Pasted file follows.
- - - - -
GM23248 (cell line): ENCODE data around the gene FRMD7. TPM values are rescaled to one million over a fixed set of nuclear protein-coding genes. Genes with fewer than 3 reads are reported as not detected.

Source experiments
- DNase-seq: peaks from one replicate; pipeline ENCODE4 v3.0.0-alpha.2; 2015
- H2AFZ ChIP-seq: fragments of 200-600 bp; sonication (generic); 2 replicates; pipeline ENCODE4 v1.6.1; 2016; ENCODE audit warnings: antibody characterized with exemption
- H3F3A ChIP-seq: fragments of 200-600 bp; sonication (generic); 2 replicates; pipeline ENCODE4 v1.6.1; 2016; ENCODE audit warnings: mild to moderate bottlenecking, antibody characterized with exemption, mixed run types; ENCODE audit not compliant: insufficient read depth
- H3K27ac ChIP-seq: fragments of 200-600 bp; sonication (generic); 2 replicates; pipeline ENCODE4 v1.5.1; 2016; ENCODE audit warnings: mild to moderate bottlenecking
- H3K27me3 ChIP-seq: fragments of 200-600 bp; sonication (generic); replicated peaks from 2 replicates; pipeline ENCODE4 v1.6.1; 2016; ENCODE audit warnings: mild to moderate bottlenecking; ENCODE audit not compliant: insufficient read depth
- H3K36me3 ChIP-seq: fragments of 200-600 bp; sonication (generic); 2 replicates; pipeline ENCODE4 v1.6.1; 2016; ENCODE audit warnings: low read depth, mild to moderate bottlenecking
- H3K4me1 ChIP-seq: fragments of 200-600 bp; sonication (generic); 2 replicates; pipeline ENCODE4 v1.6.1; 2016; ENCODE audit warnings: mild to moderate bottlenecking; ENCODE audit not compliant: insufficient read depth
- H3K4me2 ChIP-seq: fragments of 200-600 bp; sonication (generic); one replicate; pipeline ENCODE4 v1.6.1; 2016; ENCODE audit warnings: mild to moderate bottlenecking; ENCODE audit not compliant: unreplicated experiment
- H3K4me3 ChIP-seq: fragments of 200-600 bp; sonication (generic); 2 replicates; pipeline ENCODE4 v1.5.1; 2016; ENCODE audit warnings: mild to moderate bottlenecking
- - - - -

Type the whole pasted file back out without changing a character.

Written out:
GM23248 (cell line): ENCODE data around the gene FRMD7. TPM values are rescaled to one million over a fixed set of nuclear protein-coding genes. Genes with fewer than 3 reads are reported as not detected.

Source experiments
- DNase-seq: peaks from one replicate; pipeline ENCODE4 v3.0.0-alpha.2; 2015
- H2AFZ ChIP-seq: fragments of 200-600 bp; sonication (generic); 2 replicates; pipeline ENCODE4 v1.6.1; 2016; ENCODE audit warnings: antibody characterized with exemption
- H3F3A ChIP-seq: fragments of 200-600 bp; sonication (generic); 2 replicates; pipeline ENCODE4 v1.6.1; 2016; ENCODE audit warnings: mild to moderate bottlenecking, antibody characterized with exemption, mixed run types; ENCODE audit not compliant: insufficient read depth
- H3K27ac ChIP-seq: fragments of 200-600 bp; sonication (generic); 2 replicates; pipeline ENCODE4 v1.5.1; 2016; ENCODE audit warnings: mild to moderate bottlenecking
- H3K27me3 ChIP-seq: fragments of 200-600 bp; sonication (generic); replicated peaks from 2 replicates; pipeline ENCODE4 v1.6.1; 2016; ENCODE audit warnings: mild to moderate bottlenecking; ENCODE audit not compliant: insufficient read depth
- H3K36me3 ChIP-seq: fragments of 200-600 bp; sonication (generic); 2 replicates; pipeline ENCODE4 v1.6.1; 2016; ENCODE audit warnings: low read depth, mild to moderate bottlenecking
- H3K4me1 ChIP-seq: fragments of 200-600 bp; sonication (generic); 2 replicates; pipeline ENCODE4 v1.6.1; 2016; ENCODE audit warnings: mild to moderate bottlenecking; ENCODE audit not compliant: insufficient read depth
- H3K4me2 ChIP-seq: fragments of 200-600 bp; sonication (generic); one replicate; pipeline ENCODE4 v1.6.1; 2016; ENCODE audit warnings: mild to moderate bottlenecking; ENCODE audit not compliant: unreplicated experiment
- H3K4me3 ChIP-seq: fragments of 200-600 bp; sonication (generic); 2 replicates; pipeline ENCODE4 v1.5.1; 2016; ENCODE audit warnings: mild to moderate bottlenecking